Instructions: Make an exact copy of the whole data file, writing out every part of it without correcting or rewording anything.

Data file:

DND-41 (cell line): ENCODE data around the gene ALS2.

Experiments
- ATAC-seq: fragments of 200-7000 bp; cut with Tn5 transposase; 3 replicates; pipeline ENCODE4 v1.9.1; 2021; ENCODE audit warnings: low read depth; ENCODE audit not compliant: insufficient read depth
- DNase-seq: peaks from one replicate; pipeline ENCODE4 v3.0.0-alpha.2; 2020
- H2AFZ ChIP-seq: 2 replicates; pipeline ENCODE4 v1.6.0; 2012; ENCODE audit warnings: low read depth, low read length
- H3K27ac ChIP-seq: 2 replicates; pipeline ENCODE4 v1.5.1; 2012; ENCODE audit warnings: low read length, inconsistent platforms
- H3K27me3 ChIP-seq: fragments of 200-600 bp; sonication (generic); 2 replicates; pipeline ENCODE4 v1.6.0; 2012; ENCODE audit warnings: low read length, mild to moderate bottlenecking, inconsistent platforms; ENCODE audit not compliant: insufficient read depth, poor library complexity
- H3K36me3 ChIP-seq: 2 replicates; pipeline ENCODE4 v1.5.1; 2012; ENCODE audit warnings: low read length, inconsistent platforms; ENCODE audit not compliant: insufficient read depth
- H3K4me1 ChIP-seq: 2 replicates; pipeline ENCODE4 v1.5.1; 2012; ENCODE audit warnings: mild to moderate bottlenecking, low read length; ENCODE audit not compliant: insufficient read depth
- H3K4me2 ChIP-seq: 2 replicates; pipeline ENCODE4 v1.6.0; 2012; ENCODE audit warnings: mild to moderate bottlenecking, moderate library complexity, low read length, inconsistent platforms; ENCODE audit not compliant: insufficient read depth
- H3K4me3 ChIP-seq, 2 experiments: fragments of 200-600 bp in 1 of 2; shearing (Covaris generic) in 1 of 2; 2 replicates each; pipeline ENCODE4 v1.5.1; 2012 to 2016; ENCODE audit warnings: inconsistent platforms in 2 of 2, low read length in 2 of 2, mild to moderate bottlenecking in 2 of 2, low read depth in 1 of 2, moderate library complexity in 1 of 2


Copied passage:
DND-41 (cell line): ENCODE data around the gene ALS2.

Experiments
- ATAC-seq: fragments of 200-7000 bp; cut with Tn5 transposase; 3 replicates; pipeline ENCODE4 v1.9.1; 2021; ENCODE audit warnings: low read depth; ENCODE audit not compliant: insufficient read depth
- DNase-seq: peaks from one replicate; pipeline ENCODE4 v3.0.0-alpha.2; 2020
- H2AFZ ChIP-seq: 2 replicates; pipeline ENCODE4 v1.6.0; 2012; ENCODE audit warnings: low read depth, low read length
- H3K27ac ChIP-seq: 2 replicates; pipeline ENCODE4 v1.5.1; 2012; ENCODE audit warnings: low read length, inconsistent platforms
- H3K27me3 ChIP-seq: fragments of 200-600 bp; sonication (generic); 2 replicates; pipeline ENCODE4 v1.6.0; 2012; ENCODE audit warnings: low read length, mild to moderate bottlenecking, inconsistent platforms; ENCODE audit not compliant: insufficient read depth, poor library complexity
- H3K36me3 ChIP-seq: 2 replicates; pipeline ENCODE4 v1.5.1; 2012; ENCODE audit warnings: low read length, inconsistent platforms; ENCODE audit not compliant: insufficient read depth
- H3K4me1 ChIP-seq: 2 replicates; pipeline ENCODE4 v1.5.1; 2012; ENCODE audit warnings: mild to moderate bottlenecking, low read length; ENCODE audit not compliant: insufficient read depth
- H3K4me2 ChIP-seq: 2 replicates; pipeline ENCODE4 v1.6.0; 2012; ENCODE audit warnings: mild to moderate bottlenecking, moderate library complexity, low read length, inconsistent platforms; ENCODE audit not compliant: insufficient read depth
- H3K4me3 ChIP-seq, 2 experiments: fragments of 200-600 bp in 1 of 2; shearing (Covaris generic) in 1 of 2; 2 replicates each; pipeline ENCODE4 v1.5.1; 2012 to 2016; ENCODE audit warnings: inconsistent platforms in 2 of 2, low read length in 2 of 2, mild to moderate bottlenecking in 2 of 2, low read depth in 1 of 2, moderate library complexity in 1 of 2